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Can Domestic Institutions Explain Exchange Rate Regime Choice? The Political Economy of Monetary Institutions Reconsidered

Author

Listed:
  • Beth Simmons

    (Harvard University)

  • Jens Hainmueller

    (Harvard University)

Abstract

Recent articles in International Organization and elsewhere have explored the role of domestic institutions in shaping exchange rate regime choice. These articles use some variation on the information reported by governments to the International Monetary Fund as their dependent variable. Even more recently, new data have become available that reflect actual (de facto) rather than declaratory (de jure) policies with respect to exchange rate regimes. The findings of the domestic institutionalists are significantly weakened, and in some cases reversed, when this more appropriate measure is used to test their claims. These tests cast doubt on whether a domestic institutional focus is the most fruitful way to study exchange rate regimes.

Suggested Citation

  • Beth Simmons & Jens Hainmueller, 2005. "Can Domestic Institutions Explain Exchange Rate Regime Choice? The Political Economy of Monetary Institutions Reconsidered," International Finance 0505011, EconWPA.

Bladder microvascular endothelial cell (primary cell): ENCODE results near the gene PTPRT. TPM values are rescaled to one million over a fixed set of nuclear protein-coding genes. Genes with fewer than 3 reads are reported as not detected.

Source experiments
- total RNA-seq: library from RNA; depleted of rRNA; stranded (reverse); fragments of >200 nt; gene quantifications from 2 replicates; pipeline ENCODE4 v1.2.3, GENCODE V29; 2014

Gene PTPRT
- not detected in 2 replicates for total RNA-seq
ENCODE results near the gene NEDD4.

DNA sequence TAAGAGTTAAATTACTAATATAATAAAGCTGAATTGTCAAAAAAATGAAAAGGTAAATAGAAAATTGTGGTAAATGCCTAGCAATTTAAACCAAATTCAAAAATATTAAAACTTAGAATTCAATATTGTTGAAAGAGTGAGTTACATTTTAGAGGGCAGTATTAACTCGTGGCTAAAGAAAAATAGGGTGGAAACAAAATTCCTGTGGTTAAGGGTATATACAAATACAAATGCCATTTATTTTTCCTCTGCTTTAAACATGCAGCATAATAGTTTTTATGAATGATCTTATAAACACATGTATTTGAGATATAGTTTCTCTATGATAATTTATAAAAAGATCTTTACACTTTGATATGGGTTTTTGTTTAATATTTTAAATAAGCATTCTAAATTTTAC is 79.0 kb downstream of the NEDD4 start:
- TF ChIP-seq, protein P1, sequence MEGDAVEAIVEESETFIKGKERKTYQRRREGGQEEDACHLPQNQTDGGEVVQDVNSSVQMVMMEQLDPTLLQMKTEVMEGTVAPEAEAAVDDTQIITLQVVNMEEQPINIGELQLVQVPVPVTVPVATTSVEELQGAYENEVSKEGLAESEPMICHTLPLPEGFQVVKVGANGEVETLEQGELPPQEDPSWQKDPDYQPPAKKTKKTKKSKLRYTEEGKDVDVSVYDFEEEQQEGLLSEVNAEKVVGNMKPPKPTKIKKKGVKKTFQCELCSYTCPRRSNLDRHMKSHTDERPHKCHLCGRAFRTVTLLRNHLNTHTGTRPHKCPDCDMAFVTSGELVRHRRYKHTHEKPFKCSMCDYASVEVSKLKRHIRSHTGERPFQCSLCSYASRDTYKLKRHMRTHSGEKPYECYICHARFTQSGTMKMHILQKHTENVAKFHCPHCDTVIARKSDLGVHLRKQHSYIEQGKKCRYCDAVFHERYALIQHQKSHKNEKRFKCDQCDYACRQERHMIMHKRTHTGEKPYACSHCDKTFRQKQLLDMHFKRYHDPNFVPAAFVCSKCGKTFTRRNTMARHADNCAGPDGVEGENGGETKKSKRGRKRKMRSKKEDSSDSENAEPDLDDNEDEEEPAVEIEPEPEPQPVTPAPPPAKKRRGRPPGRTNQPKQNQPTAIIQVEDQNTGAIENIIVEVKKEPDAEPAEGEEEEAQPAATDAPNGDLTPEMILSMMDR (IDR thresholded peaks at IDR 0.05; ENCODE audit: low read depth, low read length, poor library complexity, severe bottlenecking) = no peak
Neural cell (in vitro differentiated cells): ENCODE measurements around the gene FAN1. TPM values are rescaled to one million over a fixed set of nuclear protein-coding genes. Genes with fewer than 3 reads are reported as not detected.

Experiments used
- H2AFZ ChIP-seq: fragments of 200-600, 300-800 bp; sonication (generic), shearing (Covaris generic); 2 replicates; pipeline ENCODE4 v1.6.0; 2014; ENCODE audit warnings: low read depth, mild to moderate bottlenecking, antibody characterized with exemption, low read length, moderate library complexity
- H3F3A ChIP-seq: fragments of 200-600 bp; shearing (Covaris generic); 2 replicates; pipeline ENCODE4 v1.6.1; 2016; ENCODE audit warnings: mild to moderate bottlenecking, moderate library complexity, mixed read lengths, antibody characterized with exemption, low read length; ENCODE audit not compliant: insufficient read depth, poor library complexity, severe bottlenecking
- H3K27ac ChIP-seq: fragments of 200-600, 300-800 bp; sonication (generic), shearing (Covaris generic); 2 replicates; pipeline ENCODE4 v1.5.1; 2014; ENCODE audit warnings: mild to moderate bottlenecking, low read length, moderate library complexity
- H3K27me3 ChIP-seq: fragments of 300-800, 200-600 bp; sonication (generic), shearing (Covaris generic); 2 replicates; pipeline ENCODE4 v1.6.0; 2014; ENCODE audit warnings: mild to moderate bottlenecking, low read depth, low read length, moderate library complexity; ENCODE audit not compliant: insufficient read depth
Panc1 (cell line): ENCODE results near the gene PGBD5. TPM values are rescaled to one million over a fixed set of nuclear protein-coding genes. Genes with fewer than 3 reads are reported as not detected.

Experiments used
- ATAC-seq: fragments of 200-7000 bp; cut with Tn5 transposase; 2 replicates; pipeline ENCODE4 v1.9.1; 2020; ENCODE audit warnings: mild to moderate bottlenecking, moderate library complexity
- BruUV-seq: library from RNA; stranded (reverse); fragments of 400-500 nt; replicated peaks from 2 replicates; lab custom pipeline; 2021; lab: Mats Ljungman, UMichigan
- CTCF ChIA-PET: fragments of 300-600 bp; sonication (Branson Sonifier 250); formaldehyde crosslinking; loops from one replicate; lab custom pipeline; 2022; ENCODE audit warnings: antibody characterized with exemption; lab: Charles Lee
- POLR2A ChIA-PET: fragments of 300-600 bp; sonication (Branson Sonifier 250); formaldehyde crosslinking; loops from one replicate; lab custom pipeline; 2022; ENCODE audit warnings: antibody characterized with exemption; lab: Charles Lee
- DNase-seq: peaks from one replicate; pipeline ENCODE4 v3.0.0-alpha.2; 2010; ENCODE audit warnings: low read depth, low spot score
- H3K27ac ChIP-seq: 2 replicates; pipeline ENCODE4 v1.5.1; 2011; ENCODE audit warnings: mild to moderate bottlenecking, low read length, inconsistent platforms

• Handle: RePEc:wpa:wuwpif:0505011
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    References listed on IDEAS

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    6. Masson, Paul R., 2001. "Exchange rate regime transitions," Journal of Development Economics, Elsevier, vol. 64(2), pages 571-586, April.
    7. Christopher M. Meissner, 2002. "A New World Order: Explaining the Emergence of the Classical Gold Standard," NBER Working Papers 9233, National Bureau of Economic Research, Inc.
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    15. repec:hrv:faseco:34721963 is not listed on IDEAS
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    More about this item

    Keywords

    Exchange rate choiche; Political Economy of Monetary Institutions;

    JEL classification:

    • F3 - International Economics - - International Finance
    • F4 - International Economics - - Macroeconomic Aspects of International Trade and Finance

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